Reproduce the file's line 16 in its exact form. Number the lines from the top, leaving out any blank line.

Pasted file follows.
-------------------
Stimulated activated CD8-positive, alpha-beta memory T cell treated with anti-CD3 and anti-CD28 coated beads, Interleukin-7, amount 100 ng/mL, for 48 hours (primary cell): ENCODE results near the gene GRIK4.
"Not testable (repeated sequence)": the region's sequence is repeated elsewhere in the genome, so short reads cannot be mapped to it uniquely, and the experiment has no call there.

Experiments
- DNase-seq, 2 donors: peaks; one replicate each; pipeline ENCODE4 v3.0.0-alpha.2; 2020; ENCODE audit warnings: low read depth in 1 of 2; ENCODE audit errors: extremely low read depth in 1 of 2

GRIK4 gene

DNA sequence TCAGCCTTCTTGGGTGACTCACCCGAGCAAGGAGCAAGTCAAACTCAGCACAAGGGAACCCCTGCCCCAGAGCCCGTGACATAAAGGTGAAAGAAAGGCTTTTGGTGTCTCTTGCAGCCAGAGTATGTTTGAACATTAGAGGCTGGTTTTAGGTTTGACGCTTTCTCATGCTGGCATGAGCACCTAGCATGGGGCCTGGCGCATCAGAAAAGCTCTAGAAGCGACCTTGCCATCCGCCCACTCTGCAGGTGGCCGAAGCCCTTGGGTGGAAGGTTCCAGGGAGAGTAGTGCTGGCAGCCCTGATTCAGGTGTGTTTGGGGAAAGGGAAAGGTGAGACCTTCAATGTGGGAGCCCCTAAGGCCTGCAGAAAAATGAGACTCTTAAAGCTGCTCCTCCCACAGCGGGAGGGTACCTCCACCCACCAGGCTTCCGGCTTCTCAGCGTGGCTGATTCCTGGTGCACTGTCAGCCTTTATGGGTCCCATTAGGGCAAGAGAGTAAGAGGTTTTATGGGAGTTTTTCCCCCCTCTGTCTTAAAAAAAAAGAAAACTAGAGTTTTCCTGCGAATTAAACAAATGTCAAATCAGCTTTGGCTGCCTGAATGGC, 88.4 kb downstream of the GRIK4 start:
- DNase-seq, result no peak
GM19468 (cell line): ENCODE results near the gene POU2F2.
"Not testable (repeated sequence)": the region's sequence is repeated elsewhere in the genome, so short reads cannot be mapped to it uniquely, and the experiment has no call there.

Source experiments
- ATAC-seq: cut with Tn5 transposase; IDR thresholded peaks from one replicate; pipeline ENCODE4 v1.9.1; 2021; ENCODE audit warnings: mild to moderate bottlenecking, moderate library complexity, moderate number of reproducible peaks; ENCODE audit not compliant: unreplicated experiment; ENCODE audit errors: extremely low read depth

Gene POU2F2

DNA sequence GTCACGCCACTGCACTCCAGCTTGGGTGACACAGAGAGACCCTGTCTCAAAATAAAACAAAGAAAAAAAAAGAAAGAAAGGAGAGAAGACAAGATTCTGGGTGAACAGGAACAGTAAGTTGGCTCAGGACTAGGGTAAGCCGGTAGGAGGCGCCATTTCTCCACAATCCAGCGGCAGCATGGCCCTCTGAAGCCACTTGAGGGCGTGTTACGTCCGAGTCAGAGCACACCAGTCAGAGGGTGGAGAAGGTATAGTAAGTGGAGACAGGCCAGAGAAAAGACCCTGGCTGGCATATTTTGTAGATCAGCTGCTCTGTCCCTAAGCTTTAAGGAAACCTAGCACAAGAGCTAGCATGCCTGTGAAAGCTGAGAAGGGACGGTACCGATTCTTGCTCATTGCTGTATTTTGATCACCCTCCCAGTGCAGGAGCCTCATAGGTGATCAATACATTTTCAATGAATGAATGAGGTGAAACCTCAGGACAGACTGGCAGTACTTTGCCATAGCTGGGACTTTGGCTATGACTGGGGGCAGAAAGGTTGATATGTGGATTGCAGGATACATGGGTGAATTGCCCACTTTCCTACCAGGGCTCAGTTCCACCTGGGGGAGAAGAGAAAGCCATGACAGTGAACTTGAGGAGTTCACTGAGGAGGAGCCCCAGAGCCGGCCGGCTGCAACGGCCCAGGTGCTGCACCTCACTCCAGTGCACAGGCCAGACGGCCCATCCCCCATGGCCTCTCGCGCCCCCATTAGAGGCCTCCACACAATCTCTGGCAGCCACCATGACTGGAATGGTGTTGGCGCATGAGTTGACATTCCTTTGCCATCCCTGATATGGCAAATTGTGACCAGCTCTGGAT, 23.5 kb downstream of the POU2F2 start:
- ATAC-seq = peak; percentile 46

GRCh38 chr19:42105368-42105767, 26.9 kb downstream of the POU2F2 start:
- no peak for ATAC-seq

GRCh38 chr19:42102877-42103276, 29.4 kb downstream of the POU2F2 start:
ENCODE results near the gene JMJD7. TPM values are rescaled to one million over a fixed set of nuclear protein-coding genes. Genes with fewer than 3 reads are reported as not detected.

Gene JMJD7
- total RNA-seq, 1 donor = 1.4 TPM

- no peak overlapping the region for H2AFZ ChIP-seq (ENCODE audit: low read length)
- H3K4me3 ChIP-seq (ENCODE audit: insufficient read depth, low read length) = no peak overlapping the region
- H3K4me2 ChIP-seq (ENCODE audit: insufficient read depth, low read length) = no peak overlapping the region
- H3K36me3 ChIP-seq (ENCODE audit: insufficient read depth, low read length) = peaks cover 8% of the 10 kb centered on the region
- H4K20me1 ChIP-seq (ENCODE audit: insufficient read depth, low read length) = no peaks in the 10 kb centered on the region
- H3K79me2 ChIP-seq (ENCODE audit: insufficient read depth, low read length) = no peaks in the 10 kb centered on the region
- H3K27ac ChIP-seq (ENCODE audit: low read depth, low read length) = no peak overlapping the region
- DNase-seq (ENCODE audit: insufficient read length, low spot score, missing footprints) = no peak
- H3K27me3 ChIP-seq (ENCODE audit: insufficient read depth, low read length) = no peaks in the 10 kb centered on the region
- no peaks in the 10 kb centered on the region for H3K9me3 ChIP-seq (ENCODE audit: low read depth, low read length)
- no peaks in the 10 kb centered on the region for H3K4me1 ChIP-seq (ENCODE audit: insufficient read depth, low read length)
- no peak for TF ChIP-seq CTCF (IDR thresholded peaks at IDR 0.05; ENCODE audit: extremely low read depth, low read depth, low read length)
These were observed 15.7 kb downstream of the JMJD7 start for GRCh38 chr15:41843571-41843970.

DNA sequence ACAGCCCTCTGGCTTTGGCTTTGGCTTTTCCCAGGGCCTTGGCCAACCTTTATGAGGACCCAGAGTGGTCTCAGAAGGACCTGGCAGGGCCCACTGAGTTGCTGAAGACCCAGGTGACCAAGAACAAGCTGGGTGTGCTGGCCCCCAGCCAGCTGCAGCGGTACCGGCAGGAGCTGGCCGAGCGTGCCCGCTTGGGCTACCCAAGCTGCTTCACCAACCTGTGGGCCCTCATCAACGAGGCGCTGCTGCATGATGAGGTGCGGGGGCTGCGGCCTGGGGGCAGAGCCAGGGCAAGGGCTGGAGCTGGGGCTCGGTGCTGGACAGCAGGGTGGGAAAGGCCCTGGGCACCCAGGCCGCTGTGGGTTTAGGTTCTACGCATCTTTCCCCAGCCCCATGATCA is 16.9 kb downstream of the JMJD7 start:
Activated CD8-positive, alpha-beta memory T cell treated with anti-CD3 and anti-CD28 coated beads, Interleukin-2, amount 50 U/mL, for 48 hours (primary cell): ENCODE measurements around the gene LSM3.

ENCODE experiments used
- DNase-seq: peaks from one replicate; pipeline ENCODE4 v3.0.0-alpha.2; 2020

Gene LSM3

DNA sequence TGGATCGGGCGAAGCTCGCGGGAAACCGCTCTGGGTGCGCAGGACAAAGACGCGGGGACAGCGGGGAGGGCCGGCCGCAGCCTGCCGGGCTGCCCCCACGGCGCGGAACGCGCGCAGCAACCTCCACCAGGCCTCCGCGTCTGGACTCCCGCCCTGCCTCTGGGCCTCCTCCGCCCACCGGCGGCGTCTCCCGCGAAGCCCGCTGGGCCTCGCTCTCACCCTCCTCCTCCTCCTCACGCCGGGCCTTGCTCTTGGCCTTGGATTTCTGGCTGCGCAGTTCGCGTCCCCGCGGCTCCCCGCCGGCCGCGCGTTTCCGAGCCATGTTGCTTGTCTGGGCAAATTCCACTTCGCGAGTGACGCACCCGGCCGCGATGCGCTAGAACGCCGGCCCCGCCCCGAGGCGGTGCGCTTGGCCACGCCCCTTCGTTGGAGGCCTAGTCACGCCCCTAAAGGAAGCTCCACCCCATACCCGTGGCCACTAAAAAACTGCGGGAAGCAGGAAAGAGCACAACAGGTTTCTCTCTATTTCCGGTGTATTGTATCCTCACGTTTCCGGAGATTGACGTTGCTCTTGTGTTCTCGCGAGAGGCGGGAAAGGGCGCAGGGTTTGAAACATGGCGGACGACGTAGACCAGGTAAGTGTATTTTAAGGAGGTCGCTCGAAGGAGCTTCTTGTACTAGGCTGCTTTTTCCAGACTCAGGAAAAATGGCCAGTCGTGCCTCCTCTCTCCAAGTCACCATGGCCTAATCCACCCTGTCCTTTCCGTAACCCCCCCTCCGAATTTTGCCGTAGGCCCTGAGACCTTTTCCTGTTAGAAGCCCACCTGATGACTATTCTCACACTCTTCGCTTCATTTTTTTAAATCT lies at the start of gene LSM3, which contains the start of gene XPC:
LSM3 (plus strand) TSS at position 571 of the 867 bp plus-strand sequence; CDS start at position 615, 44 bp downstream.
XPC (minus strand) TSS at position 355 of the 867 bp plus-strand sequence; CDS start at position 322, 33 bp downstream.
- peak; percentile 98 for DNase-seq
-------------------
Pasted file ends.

- no peak for ATAC-seq